Cybersecurity maturity is a long way off for too many Healthcare organizations and the reality is that far too great a number of those institutions are highly vulnerable to cyber-attacks, especially during tumultuous periods like the covid-19 crisis. When Healthcare institution’s private sector partners are no longer operating at full capacity, the challengers are even greater. Pandemics are ideal times for cyber criminals to strike precisely because of the increased confusion and decreased efficiency that they bring.
“He’s calling from inside the house.”
Perhaps the greatest threat is actually internal breaches, where trusted employees have broad access to a vast amount of private and valuable data. Like Ed Snowden smuggling out classified NSA documents on a thumb drive, they can exploit their access for nefarious purposes. The money to be made from stolen records can turn once-honest employees into thieves, either by stealing records at the behest of cyber-fences or coughing up access credentials to permit direct access. It encourages dishonest individuals to become employees or contractors. Similarly, accountability from fellow employees is difficult to rely upon when nearly a quarter of all U.S. heath employees have never received any cybersecurity awareness training, according to Health IT Security.
And while the hospital’s cybersecurity experts are busy building up the security perimeter and securing the networks against external hackers, under their nose, these trusted employees and contractors can operate undetected, doing untold harm. Just like in the horror movies, “He’s calling from inside your house!”
At least three priorities should drive the next cybersecurity steps for healthcare:
HyTrust claims, “The most important and fundamental control to protect privileged accounts is strong authentication, which means two-factor authentication so that borrowing or stealing a password isn’t enough to gain access to privileged accounts.” Yet according to Healthcare Information and Management Systems Society, only 60 percent of US healthcare organizations have implemented two-factor authentication.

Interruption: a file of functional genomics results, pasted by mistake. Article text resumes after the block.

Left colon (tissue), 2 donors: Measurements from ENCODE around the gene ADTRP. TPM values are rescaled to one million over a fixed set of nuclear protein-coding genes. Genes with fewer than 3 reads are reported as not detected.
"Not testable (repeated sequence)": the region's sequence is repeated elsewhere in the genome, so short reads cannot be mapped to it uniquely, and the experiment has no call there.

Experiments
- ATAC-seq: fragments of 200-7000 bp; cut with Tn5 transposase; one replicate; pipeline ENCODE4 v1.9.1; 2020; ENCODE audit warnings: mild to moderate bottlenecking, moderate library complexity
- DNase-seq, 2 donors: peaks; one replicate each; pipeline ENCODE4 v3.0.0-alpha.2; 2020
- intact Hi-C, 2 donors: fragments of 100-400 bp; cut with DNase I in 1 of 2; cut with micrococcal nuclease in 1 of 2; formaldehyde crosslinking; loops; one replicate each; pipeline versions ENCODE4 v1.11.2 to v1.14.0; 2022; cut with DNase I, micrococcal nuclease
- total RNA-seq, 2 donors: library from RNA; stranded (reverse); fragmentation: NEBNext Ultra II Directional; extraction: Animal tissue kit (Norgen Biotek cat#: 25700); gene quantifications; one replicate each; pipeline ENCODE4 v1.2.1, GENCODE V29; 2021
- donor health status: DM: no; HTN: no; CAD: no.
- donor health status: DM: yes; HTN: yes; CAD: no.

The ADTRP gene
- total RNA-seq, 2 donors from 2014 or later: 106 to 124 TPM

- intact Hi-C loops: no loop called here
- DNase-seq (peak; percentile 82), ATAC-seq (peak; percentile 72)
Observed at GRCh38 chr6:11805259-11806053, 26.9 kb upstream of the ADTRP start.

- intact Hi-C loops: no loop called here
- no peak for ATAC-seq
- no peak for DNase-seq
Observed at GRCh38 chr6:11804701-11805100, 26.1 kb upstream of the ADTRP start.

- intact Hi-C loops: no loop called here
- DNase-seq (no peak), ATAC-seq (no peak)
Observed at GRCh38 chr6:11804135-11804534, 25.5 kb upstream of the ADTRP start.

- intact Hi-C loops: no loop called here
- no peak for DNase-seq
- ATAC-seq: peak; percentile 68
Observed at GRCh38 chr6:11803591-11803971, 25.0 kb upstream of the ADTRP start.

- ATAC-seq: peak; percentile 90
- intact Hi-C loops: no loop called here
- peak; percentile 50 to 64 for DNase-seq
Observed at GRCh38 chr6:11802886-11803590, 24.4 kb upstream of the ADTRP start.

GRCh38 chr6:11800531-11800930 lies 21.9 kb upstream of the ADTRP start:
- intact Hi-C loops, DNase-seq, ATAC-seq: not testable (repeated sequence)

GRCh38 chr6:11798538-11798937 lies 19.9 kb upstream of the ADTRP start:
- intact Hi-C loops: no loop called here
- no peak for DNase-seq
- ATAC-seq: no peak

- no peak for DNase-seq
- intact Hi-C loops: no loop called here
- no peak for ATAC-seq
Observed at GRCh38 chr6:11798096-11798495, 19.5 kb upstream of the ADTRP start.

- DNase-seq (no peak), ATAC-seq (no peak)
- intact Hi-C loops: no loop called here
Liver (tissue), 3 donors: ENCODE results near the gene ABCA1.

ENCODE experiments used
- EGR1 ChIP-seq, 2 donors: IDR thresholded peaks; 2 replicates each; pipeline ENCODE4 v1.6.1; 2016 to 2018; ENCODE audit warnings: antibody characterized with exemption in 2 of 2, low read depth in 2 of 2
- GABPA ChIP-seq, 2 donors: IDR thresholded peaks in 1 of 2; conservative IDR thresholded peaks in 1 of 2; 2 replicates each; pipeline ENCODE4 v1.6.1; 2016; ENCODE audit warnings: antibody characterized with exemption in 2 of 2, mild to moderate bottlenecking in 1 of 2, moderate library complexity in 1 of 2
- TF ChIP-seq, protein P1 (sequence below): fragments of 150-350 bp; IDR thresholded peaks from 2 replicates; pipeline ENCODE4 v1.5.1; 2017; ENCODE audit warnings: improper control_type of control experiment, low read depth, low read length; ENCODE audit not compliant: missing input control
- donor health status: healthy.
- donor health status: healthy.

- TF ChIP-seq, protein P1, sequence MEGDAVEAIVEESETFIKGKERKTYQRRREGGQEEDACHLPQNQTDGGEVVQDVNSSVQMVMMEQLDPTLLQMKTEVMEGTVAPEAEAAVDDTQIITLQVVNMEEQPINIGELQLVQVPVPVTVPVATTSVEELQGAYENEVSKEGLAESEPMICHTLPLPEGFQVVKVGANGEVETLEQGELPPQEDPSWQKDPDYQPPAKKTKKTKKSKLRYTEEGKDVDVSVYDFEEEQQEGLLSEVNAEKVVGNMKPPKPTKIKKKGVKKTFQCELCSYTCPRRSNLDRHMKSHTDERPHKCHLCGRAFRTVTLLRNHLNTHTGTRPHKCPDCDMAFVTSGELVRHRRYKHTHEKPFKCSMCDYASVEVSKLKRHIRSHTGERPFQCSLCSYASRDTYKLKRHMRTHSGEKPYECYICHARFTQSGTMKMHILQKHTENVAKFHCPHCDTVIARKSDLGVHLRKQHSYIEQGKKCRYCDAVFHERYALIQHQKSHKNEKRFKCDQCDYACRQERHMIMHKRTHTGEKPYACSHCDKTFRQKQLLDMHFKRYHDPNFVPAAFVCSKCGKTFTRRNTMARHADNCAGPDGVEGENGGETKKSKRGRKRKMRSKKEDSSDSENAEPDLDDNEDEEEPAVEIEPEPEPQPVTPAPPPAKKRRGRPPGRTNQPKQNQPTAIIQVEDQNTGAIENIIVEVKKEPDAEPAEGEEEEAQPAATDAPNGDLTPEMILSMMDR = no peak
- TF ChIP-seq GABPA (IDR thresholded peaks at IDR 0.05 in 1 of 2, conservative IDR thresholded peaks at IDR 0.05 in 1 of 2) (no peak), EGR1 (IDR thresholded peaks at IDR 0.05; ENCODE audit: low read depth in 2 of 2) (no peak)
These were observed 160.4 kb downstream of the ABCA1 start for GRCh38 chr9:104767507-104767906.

Too many healthcare executives, who thought they were protecting the enterprise, have been dismayed to discover that their investments only gave them the dangerous illusion of security. Sometimes it is because they purchased good but one-off components that let cyberthieves exploit the gaps between the components. But increasingly it’s because the market is flooded with “solutions” of dubious quality.
As a sudden downpour in a big city floods the sidewalks with vendors of shoddy umbrellas, so has the cybersecurity field attracted newcomers who might have previously been developing social apps or games until the cybersecurity demand attracted. Organizations need solutions developed by experts with cybersecurity and healthcare experience.
To avoid wasting investments and suffering intrusions, healthcare institutions need to look for the Health Information Trust “seal of approval.” The HITRUST Alliance, a non-profit, offers the independent standard for assessing how well security solutions protect sensitive information. Its healthcare module is particularly robust, certifying systems for compliance with the mountain of state and national healthcare security and privacy regulations.
- Behavioral analytics
By far the most important protection against internal cybertheft is behavioral analytics. Hospitals need a systematic way of learning employees’ behavioral patterns. From such data they can set parameters accordingly, monitor in real time, get alerts about unusual activity or deviations and slam the door shut on access if judged appropriate.
Instead of focusing on breach and crisis control, behavioral analytics provides the intuitive ability to circumvent a breach before harm is done. This type of system learns fast, and steadily produces better information and fewer false alerts. Has an employee begun accessing systems they didn’t use before? Are they logging on at odd hours? Have they begun printing documents they used to download? Or saving them to a thumb drive? Behavioral analytics would have caught Ed Snowden red-handed.
Now that your healthcare institution is vulnerable to those who would profit, while ruining your reputation and exposing your patients to harm, are you prepared to defend against them? Attacks on healthcare institutions will only increase unless protection is strengthened. And future attacks might not just be costly but matters of life and death.
The horrible potential reality is that more and more of your tools will become smart devices connected to the internet: it is no longer difficult to imagine cyberthieves hacking in at any point and demanding ransom before you can treat your patients.
Just like with a viral pandemic, the sooner Healthcare organizations can understand the cyber security threats they are dealing with, take the right precautions to prepare, and implement the right solutions to eradicate the threat, the better.